30 September 2014
Tuesday 30 September 2014
Make the youth offer work in practice for all young people
Yesterday at Conservative Party Conference, David Cameron announced that young people 18-21, out of work/training over six months will be given an apprenticeship or will need to do community work to continue receiving Job Seekers Allowance (JSA).
I was not hugely surprised by the policies laid out, especially having this year contributed to the Centre for Social Justice’s (CSJ) report The Journey To Work which argues for, amongst many other recommendations, to improve the lives of young people, a youth offer not dissimilar to that laid out yesterday.
The rhetoric and language used to describe young people looking for work, is not one that sits well with my experience; the perception that “finish school, leave home, sign on and get a flat through housing benefit” does not take into consideration the barriers that young people face in their journey to employment, and that every persons experience of unemployment and the assets they bring to the world of work is different.
A move towards creating opportunities for all young people through apprenticeships, and to gain skills through community activity, is certainly a positive one. However, our experience from delivering Talent Match London, tells me that we need to question the way in which this goal is best attained.
Firstly, the young people we meet want to work. Using support from the third sector as a "carrot and stick" approach cannot compensate for this, and in cases where young people need time and support to explore their options and to tackle anything preventing them progressing, some may need to claim benefits to avoid falling into poverty and to survive. In my experience, in many cases they are picking up the emotional and skills tab for an education system that has failed them.
The premise that solving unemployment by driving down the number of claimants is also flawed, as there are many young people not claiming benefits, but who are not in education, employment or training, and are not accessing the support that is available to them. On the Talent Match London programme, over 50% of unemployed young people are not claiming any benefits, and according to research by the Centre for Social and Economic Inclusion(CESI), there are 40,000 young people across London, who are not in education training or employment, who are not claiming any out-of-work benefits. There are many different reasons they may be disengaged from the system and avoid accessing services and support they need to start their journey into employment. Services, not young people, can be hard to reach.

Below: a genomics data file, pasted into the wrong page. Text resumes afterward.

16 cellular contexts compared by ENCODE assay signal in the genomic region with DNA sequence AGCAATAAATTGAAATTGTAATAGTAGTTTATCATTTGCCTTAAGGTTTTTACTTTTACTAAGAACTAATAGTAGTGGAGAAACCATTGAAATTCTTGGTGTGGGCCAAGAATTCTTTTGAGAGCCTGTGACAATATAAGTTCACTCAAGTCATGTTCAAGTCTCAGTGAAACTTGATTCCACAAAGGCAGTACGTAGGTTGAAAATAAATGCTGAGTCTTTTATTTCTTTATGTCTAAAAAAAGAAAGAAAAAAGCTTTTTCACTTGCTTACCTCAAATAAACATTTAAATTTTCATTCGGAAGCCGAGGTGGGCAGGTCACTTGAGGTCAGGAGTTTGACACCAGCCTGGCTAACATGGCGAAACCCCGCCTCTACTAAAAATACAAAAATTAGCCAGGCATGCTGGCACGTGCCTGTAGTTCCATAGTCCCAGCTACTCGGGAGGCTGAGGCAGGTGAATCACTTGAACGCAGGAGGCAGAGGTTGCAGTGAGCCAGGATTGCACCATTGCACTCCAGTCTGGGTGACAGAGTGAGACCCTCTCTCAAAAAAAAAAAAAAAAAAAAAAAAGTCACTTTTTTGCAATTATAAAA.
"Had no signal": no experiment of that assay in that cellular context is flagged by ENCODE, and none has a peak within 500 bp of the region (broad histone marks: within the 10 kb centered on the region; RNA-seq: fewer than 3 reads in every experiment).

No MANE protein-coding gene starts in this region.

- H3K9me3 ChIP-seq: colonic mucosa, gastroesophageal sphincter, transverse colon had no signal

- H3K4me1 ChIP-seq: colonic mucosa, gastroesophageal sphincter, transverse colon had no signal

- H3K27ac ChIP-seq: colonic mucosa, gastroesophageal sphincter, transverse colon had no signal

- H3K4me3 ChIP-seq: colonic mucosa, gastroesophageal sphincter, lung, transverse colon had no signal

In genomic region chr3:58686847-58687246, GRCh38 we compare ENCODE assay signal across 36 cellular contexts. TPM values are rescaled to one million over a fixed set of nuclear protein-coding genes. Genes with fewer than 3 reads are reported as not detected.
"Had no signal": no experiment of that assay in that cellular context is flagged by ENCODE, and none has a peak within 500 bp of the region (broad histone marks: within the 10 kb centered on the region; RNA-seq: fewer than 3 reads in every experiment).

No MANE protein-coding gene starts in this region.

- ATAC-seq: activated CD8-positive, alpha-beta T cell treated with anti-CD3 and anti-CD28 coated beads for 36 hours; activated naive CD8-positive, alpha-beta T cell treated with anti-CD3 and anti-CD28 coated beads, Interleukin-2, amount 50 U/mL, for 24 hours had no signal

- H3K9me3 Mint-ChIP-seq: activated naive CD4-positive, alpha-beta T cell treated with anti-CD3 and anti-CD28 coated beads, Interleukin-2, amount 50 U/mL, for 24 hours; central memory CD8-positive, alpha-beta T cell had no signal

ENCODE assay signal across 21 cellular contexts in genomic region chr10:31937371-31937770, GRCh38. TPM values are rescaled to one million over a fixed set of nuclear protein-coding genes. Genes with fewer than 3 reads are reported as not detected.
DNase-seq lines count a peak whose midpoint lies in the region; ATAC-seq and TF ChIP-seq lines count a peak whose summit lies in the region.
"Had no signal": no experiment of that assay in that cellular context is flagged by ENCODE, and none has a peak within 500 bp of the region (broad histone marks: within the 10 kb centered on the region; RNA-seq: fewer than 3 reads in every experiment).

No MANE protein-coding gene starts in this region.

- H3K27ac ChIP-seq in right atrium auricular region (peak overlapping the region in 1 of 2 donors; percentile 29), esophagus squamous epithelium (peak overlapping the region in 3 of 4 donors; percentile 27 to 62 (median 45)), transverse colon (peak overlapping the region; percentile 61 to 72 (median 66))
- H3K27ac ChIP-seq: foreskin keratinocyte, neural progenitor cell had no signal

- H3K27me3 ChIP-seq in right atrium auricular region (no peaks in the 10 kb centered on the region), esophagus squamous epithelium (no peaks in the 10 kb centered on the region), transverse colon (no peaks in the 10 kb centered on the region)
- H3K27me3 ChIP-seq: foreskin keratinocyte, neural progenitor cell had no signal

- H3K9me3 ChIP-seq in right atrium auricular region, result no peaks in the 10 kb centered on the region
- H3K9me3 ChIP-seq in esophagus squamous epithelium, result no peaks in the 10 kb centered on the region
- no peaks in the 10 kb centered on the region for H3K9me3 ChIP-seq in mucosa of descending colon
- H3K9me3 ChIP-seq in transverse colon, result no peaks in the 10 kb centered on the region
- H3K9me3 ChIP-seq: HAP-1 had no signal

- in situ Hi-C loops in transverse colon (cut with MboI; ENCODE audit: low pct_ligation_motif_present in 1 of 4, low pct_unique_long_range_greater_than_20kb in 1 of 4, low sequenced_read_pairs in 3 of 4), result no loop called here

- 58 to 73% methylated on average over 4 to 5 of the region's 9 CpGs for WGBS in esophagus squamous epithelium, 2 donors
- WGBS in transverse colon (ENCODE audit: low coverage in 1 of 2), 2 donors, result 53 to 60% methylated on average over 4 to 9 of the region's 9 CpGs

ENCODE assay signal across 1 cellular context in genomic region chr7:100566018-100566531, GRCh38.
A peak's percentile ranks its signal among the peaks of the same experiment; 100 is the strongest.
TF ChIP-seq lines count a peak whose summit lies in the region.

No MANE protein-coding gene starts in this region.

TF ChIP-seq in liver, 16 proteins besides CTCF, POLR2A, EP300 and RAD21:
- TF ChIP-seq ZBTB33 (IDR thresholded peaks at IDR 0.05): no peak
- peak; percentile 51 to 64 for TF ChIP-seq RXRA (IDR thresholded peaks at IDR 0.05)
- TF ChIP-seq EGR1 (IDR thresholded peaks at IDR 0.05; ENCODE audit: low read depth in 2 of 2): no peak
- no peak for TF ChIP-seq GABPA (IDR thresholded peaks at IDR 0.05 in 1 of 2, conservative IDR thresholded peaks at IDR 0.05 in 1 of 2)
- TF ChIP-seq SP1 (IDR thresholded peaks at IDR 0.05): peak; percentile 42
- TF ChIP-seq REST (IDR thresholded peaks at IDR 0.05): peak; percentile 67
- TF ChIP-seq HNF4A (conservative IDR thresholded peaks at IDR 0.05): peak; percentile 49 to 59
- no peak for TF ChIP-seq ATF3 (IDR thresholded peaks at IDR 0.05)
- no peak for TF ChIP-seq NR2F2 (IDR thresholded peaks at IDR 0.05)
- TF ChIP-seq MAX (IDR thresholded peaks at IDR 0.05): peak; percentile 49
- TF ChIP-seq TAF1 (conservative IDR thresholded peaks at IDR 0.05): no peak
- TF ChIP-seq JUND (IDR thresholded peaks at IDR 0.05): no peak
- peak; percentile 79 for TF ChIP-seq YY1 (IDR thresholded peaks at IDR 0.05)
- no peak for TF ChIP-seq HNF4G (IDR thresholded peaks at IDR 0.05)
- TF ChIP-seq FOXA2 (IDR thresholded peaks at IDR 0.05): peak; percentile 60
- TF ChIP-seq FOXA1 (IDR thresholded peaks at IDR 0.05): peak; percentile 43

Therefore, the Community Activity making up the youth offer must be personalised; the opportunity needs to be tailored to the needs and abilities of the young person, with consideration for their ultimate career goal, to ensure the opportunity is sustainable. Those young people furthest away from the labour market need more than English and maths to progress and any community activity should be quality assured to provide this personalised support, otherwise we risk even more young people walking away from a system designed to support both them and the economy they will grow up into. This personalised approach needs to be supported by consistent one-to-one support from a trusted adult, with whom they can build a strong and trusting relationship.
Community Activity should also recognise what many are already doing to improve their communities and lives and increase their employability. London Youth’s Build-it programme for instance, offers young people the chance to learn skills and access training, work experience and employment opportunities within the regeneration of their local communities. Many of our programmes also use peer recruitment as a tool to engage other young people who would not normally take part in opportunities, and therefore young people are supporting with outreach and making a real contribution to the lives of other young people in their communities.
We also need to get better at bridging the gap between young people and employers. Not all young people are leaving school with enough work experience and the right skills to enter an apprenticeship or a traineeship, and we believe that provision for those young people should still offer the right opportunities to learn, network and prove themselves to an employer.
This morning we held a breakfast for employers across London who are interested in creating opportunities for young people, such as offering work experience or opportunities to gain fulfilling long-term employment within their organisations. At this event, we shared learning from our work on the experiences, skills and interests of young people and worked together with them and employers to bring the two together. We know from these regular events and the work of all those organisations delivering Talent Match London in their local communities that yes, we need more apprenticeships, and many employers are open, willing and able to offer these – but we must also create the connections – the partnerships that allow young people to access these opportunities at a local and pan-London level.
London Youth can see that providing opportunities for young people to take part in community activity and apprenticeships is a great idea in theory, but cannot be successfully implemented without the individual needs of the young person at its core. There also needs to be the funding and provision to support voluntary and community organisations to provide young people with these opportunities – to ensure young people have realistic expectations of work and that employers have realistic expectations of young people. Supporting them to work in partnership, to share their expertise and resources needs to be a key consideration.
Steph Taylor is Head of Talent Match London at London Youth
Picture: Crown copyright